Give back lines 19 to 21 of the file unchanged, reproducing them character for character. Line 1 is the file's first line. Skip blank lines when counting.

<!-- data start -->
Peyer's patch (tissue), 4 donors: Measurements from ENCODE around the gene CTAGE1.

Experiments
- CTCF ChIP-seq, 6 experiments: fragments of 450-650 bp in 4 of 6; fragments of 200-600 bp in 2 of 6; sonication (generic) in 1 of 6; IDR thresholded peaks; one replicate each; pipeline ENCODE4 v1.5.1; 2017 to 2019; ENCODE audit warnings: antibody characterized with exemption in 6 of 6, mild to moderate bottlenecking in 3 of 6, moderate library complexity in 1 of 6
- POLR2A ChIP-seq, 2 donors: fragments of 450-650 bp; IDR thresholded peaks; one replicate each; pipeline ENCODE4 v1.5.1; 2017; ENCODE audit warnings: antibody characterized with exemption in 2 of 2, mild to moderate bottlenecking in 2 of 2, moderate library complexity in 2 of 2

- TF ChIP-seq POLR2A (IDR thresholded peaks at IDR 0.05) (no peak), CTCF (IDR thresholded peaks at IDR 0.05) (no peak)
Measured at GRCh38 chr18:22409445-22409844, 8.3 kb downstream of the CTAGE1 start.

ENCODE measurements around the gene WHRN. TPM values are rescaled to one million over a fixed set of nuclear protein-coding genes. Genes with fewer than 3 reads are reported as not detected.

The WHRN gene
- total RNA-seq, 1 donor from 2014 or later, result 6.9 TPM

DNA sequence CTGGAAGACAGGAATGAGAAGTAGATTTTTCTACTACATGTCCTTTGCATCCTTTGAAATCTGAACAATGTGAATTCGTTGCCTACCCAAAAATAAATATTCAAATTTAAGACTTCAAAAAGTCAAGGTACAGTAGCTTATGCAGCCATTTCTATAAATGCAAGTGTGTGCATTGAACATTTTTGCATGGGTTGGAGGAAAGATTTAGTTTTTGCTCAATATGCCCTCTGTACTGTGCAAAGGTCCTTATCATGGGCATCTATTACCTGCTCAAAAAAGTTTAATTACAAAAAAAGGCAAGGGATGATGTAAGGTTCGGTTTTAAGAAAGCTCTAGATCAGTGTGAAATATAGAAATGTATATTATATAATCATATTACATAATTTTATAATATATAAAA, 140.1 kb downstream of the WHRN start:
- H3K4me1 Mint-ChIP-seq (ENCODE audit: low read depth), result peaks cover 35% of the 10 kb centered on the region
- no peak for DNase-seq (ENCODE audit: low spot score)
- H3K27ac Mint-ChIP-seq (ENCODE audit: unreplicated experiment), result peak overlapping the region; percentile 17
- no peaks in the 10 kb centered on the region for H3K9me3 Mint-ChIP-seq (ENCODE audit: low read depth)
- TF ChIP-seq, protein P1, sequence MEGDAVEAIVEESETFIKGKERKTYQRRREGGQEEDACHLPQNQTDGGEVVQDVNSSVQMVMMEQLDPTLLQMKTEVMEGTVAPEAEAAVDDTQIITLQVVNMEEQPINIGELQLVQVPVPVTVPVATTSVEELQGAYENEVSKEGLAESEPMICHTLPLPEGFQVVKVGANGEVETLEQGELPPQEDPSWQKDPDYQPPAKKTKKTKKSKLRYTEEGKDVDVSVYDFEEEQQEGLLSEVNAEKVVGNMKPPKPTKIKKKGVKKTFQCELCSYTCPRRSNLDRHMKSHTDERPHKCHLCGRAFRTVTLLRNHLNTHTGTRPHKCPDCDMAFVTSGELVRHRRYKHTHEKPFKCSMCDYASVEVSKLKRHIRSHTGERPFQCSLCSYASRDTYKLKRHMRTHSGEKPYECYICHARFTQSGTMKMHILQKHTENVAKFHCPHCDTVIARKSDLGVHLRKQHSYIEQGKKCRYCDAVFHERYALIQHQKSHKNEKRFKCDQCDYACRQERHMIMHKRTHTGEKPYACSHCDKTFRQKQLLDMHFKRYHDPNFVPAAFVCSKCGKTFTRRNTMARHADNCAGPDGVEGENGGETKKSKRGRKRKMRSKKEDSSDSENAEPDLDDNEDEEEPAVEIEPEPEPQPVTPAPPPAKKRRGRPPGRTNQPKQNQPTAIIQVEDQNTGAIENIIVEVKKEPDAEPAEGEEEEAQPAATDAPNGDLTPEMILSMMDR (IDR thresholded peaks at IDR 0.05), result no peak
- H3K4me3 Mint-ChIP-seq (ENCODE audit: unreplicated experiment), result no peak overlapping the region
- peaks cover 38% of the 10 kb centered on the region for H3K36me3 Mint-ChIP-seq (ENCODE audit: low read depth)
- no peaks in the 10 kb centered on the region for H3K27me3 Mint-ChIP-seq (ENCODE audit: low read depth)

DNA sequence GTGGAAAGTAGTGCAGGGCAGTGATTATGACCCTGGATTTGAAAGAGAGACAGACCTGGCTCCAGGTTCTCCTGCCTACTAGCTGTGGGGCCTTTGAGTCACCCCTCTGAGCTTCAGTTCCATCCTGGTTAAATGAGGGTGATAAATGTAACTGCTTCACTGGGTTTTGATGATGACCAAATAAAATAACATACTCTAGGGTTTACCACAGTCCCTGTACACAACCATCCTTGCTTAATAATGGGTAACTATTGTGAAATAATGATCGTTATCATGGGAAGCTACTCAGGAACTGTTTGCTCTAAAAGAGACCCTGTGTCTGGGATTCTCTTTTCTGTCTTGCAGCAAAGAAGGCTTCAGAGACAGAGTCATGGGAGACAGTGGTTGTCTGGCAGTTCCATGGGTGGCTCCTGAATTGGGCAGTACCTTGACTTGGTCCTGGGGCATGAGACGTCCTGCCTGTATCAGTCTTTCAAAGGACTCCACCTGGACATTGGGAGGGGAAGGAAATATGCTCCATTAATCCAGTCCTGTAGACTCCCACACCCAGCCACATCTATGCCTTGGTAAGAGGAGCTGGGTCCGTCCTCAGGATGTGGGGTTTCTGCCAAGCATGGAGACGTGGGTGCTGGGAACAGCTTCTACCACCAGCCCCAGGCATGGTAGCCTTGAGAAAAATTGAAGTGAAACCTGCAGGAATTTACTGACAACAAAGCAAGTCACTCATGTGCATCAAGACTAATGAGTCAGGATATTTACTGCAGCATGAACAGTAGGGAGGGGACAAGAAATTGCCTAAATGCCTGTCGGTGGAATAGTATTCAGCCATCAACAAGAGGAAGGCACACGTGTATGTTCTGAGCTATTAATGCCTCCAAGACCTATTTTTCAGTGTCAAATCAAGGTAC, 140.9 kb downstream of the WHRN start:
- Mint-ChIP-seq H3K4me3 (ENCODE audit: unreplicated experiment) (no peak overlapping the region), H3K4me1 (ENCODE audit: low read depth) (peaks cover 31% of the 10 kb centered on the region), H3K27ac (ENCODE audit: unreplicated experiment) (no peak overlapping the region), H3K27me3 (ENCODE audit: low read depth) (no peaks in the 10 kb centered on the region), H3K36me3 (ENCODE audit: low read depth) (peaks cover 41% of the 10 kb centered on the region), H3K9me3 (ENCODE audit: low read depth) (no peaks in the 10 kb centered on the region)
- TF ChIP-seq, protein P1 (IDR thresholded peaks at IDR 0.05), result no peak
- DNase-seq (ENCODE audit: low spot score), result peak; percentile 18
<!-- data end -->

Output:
DNA sequence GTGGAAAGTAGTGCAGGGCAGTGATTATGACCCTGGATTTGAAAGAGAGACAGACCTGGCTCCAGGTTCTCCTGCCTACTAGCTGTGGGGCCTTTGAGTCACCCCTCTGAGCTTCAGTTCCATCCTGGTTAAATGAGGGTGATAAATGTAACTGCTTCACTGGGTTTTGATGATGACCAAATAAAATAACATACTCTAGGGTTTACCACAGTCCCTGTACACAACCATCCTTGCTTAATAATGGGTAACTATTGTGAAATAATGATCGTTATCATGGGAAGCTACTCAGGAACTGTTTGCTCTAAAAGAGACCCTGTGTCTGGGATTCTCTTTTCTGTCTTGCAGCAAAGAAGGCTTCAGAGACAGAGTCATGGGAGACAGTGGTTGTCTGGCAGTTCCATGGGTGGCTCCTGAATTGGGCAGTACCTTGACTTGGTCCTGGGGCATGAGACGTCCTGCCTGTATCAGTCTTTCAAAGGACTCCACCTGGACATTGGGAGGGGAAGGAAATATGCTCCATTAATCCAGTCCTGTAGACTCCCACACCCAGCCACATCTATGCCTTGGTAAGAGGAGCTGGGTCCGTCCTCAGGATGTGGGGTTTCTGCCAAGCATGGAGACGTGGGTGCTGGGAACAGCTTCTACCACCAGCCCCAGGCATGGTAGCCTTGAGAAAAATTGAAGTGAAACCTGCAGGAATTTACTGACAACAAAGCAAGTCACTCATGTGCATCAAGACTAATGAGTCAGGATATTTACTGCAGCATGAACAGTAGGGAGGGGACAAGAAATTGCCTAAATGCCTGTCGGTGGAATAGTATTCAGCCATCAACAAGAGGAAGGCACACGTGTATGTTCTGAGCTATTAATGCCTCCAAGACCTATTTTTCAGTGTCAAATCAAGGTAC, 140.9 kb downstream of the WHRN start:
- Mint-ChIP-seq H3K4me3 (ENCODE audit: unreplicated experiment) (no peak overlapping the region), H3K4me1 (ENCODE audit: low read depth) (peaks cover 31% of the 10 kb centered on the region), H3K27ac (ENCODE audit: unreplicated experiment) (no peak overlapping the region), H3K27me3 (ENCODE audit: low read depth) (no peaks in the 10 kb centered on the region), H3K36me3 (ENCODE audit: low read depth) (peaks cover 41% of the 10 kb centered on the region), H3K9me3 (ENCODE audit: low read depth) (no peaks in the 10 kb centered on the region)
- TF ChIP-seq, protein P1 (IDR thresholded peaks at IDR 0.05), result no peak